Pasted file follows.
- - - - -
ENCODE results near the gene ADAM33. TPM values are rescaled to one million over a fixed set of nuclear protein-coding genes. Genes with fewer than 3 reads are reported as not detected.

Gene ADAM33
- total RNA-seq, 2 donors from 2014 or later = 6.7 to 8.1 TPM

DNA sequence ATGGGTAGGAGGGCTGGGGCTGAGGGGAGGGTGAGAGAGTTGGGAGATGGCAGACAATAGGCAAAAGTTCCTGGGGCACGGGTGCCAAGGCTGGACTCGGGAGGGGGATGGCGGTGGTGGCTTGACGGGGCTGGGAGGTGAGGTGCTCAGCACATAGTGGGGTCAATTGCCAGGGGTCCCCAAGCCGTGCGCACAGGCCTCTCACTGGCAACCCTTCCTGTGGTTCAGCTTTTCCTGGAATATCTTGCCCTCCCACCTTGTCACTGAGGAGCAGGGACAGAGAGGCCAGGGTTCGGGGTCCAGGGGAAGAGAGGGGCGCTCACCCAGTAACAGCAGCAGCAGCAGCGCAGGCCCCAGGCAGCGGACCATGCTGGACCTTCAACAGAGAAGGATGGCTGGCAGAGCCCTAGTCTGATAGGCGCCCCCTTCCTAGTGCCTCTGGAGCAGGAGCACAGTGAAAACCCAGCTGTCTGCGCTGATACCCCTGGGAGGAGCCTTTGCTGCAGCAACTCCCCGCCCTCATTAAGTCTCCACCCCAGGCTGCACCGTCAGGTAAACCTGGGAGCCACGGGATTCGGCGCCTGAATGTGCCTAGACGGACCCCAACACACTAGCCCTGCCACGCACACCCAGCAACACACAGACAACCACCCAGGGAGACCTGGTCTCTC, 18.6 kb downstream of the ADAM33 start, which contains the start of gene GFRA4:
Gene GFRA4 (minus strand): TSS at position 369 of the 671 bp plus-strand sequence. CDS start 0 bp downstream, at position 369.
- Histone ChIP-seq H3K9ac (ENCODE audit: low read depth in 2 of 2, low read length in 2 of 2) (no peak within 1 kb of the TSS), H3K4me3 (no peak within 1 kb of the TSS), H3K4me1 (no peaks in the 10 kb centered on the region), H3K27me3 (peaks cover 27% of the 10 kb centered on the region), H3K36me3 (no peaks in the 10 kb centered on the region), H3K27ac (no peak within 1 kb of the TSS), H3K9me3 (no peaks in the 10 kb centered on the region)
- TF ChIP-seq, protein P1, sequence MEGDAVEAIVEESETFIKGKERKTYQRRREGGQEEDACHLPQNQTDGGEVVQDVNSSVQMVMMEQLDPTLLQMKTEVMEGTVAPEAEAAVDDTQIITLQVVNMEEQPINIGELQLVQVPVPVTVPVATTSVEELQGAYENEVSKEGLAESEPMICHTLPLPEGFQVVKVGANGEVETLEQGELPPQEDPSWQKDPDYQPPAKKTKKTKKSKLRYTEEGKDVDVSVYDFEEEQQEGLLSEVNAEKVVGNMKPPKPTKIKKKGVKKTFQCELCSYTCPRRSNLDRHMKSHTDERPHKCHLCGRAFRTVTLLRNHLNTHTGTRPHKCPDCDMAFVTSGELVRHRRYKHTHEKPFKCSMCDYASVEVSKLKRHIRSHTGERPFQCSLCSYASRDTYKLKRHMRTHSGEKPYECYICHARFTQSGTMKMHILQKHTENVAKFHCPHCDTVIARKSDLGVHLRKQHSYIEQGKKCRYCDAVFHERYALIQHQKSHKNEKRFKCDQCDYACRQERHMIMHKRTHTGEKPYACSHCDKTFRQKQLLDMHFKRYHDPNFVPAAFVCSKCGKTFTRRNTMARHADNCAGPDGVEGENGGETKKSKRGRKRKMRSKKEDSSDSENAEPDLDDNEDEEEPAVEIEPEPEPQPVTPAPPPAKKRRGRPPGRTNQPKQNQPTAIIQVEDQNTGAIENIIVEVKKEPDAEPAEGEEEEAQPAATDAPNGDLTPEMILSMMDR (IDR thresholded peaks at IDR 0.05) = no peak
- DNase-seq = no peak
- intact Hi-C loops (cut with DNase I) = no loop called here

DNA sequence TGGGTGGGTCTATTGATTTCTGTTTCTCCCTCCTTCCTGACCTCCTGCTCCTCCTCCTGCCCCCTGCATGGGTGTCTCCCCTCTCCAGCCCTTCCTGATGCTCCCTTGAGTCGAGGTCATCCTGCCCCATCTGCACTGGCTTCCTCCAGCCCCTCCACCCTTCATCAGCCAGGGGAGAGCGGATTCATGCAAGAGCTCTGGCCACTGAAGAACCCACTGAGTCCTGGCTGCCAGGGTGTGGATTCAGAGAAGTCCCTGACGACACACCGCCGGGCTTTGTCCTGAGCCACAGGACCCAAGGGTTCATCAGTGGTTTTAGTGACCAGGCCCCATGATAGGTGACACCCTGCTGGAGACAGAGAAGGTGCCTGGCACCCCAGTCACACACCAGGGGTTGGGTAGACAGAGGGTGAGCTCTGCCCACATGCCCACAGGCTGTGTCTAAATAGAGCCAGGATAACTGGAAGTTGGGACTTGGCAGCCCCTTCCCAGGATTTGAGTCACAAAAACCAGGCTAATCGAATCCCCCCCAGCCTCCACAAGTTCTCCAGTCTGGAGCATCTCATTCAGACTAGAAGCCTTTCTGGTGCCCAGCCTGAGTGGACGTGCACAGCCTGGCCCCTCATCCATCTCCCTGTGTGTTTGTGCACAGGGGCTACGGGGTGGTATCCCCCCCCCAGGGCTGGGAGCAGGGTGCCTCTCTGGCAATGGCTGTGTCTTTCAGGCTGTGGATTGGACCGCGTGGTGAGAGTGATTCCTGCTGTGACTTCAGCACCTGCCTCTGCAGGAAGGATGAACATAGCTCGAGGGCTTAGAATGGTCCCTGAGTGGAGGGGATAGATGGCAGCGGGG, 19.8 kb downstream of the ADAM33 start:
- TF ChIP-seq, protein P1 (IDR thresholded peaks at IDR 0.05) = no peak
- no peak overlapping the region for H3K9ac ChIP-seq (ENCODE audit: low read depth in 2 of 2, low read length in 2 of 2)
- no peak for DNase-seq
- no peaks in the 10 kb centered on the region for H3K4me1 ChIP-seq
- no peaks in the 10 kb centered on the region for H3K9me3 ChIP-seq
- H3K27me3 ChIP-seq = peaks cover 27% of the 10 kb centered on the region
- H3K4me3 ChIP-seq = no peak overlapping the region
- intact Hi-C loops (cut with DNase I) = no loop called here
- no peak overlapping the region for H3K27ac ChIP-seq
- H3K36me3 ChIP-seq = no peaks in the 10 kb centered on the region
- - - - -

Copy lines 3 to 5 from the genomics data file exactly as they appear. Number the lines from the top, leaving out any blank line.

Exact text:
- total RNA-seq, 2 donors from 2014 or later = 6.7 to 8.1 TPM

DNA sequence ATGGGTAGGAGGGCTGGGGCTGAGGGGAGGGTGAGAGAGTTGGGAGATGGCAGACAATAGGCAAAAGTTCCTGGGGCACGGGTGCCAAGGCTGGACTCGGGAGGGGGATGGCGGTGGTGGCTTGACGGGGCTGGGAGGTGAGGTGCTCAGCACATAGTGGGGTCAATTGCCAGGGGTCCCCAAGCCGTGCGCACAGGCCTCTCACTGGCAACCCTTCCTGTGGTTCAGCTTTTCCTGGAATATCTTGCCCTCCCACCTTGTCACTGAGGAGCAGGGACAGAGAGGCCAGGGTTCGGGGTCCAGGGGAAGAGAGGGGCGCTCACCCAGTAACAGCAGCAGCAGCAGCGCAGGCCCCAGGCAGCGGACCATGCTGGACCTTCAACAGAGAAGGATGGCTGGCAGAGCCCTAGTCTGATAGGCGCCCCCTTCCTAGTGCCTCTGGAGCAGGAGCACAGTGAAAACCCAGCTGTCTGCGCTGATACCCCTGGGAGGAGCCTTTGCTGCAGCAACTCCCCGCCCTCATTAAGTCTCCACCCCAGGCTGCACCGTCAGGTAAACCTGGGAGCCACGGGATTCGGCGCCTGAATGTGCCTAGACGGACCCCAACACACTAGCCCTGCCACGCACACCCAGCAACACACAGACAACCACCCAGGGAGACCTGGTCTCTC, 18.6 kb downstream of the ADAM33 start, which contains the start of gene GFRA4:
Gene GFRA4 (minus strand): TSS at position 369 of the 671 bp plus-strand sequence. CDS start 0 bp downstream, at position 369.